Letter from Lizzie – February 2019

Dear Friends

February is almost upon us, and so I have been briefing my postman on where and how to store the vast amount of post I shall be getting on the 14th – Valentine’s Day – without causing a fire hazard down at the depot. A dangerous amount of love! How exciting!

Obviously, I’m joking – there’s only one card I am expecting this year and only one I want. But I wonder, what do we think about love? What might a dangerous amount of love look like?

Perhaps for some of us, there will be a pink and red piece of folded paper waiting for us at the breakfast table or posted through our letterbox on Valentine’s Day as a token of someone’s love for us. It might even be that this is the only time of year we tell our partner we love them, so that card has got to stand for quite a lot!

For some of us, we receive love from our families and our friends, through gestures, through conversations, through gifts, through hugs and cuddles – the love we receive and the love we give warms and sustains us.

Romantic love and love for friends and family are strong, beautiful, wonderful things, but rarely do they become “dangerous”.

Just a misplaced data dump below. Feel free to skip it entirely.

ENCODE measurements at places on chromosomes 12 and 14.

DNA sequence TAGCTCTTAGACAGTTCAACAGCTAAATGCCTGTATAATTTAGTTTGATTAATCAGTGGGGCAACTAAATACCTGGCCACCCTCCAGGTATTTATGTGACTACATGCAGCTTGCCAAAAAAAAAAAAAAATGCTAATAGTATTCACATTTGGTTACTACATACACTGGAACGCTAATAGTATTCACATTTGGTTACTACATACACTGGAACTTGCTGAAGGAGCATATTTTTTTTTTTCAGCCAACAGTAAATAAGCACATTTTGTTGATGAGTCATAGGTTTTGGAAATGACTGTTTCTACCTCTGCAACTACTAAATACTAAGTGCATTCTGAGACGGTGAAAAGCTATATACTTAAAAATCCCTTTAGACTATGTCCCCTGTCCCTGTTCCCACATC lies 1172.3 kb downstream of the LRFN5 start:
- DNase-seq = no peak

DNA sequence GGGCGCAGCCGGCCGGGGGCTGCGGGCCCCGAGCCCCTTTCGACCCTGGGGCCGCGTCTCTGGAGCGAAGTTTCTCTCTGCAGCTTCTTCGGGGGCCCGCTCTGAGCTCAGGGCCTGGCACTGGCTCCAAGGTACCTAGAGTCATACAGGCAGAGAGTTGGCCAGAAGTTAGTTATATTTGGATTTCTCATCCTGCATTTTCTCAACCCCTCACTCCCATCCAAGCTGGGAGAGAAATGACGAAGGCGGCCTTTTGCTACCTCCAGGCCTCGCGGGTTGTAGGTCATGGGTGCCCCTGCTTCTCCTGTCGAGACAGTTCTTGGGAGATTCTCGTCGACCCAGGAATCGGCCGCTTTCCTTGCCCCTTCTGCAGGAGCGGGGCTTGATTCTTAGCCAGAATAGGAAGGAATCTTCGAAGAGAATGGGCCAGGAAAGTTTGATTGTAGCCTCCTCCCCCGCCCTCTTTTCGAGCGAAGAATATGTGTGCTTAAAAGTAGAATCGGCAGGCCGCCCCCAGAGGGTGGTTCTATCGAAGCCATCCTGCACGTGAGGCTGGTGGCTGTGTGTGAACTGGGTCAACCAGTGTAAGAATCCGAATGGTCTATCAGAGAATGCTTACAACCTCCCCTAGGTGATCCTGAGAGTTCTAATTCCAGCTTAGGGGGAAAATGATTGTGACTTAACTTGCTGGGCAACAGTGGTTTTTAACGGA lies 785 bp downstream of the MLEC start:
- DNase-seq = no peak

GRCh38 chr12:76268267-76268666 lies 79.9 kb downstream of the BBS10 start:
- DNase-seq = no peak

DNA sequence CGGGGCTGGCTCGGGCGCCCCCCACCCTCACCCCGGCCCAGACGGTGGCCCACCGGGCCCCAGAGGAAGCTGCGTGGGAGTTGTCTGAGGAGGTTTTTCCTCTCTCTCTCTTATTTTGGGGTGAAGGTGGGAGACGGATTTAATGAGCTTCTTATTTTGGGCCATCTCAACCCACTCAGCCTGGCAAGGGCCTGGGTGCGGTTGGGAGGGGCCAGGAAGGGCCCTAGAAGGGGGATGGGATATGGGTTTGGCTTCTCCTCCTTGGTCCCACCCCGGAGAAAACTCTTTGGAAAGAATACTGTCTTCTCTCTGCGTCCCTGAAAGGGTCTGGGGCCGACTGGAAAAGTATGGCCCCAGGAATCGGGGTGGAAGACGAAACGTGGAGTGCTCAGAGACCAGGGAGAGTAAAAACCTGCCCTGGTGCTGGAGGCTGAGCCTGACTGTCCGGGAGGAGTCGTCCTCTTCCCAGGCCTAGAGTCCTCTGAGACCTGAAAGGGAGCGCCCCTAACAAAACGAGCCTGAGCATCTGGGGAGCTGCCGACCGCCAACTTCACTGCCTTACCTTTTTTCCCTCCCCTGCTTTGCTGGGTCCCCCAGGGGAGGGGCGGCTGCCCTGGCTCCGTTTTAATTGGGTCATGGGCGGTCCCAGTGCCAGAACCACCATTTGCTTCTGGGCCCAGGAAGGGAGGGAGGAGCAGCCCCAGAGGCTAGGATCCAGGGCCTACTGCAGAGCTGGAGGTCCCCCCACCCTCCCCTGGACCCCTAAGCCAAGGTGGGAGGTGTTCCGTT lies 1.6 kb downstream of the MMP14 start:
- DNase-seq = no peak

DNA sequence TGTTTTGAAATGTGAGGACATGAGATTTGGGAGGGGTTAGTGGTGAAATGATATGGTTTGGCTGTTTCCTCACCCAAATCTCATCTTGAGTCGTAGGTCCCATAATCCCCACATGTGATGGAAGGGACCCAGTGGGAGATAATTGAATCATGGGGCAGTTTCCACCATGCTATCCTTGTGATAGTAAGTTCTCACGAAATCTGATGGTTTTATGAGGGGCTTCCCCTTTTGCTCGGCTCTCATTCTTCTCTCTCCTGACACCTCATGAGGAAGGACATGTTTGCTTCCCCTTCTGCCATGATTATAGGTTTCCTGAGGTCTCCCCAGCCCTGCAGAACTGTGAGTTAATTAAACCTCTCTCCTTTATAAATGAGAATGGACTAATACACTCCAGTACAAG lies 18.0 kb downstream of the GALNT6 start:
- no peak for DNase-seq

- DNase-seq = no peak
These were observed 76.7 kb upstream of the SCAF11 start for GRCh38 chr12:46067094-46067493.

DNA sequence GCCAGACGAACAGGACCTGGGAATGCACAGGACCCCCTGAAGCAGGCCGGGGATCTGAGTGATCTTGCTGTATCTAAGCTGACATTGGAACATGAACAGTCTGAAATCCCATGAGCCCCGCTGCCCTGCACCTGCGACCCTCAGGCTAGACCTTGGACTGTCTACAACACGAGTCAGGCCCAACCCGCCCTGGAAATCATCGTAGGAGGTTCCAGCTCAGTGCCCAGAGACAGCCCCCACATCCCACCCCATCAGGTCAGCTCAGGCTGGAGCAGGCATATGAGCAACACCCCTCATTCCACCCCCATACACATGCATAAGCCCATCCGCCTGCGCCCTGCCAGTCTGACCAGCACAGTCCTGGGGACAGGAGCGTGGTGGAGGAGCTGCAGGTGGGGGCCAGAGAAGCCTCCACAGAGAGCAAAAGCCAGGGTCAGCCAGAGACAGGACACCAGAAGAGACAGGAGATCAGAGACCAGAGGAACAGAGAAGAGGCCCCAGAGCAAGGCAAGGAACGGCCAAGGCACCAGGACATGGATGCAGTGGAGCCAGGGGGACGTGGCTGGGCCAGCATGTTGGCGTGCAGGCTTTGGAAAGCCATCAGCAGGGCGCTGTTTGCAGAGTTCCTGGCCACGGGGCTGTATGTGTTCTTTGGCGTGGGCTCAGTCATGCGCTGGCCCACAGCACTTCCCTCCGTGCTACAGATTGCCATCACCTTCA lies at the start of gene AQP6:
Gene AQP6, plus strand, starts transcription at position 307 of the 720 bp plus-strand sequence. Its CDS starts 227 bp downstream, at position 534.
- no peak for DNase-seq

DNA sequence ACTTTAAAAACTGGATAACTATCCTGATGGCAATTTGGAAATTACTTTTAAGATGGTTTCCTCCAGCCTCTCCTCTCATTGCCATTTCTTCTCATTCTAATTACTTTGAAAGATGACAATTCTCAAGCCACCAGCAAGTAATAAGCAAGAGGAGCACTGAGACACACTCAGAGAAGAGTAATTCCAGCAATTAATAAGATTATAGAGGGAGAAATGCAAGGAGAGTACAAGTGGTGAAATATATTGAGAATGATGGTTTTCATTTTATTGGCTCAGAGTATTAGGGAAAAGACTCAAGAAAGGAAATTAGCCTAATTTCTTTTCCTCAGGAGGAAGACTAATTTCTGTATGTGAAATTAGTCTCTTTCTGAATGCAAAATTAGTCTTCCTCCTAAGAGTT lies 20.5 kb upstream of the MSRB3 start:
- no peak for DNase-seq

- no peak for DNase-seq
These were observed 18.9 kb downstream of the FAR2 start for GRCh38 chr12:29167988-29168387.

Talking to the young people at REV + the other night, we asked the question –“Does God love everyone?” I must admit, I had expected the answers to go along the lines of, “no, not the people who are really evil” and then a list of potential “evil” people ranging from certain foreign heads of state to Hitler, via various types of unattractive criminal. The answers I got were entirely different – and very clear! (Never, ever underestimate 12 year olds!).

This is what they said: –

Yes. God has to love everyone. It’s what God is.

Yes, because there has to be someone or something that loves everyone, because everyone needs love and humans can’t always love other humans.

Yes, that’s what God exists for.

Yes, love changes things.

Yes, even when God doesn’t like what they do very much – God loves us like
your mum or dad would.

Now, that kind of radical love is “dangerous” and exciting. It can’t be contained in a flimsy card with a slightly twee message. It can’t be lost in arguments or dwindle with separation. It comes with no caveats, no conditions to fulfil, but it is powerful, countercultural and can turn things upside down. We cannot make God love us any more. We cannot make God love us any less. Whoever we are and whatever we have done, God comes down to show us Love in Jesus – urging us to love one another, showing us how it’s done, bringing us so close to God’s love that it is as though our hearts can beat along with God’s. Love, in a dangerous, exciting and radical way, that ends with even death being unable to prevent the life love brings to flourish.

Dangerous amounts of love? I’ll have some of that!

Love, Lizzie